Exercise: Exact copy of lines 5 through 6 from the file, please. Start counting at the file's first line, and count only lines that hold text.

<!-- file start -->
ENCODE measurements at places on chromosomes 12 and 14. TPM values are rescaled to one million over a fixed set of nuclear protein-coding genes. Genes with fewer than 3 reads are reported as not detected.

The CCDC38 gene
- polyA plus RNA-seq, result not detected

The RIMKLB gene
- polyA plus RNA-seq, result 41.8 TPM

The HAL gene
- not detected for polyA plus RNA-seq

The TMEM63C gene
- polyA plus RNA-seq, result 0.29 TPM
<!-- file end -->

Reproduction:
- polyA plus RNA-seq, result 41.8 TPM

The HAL gene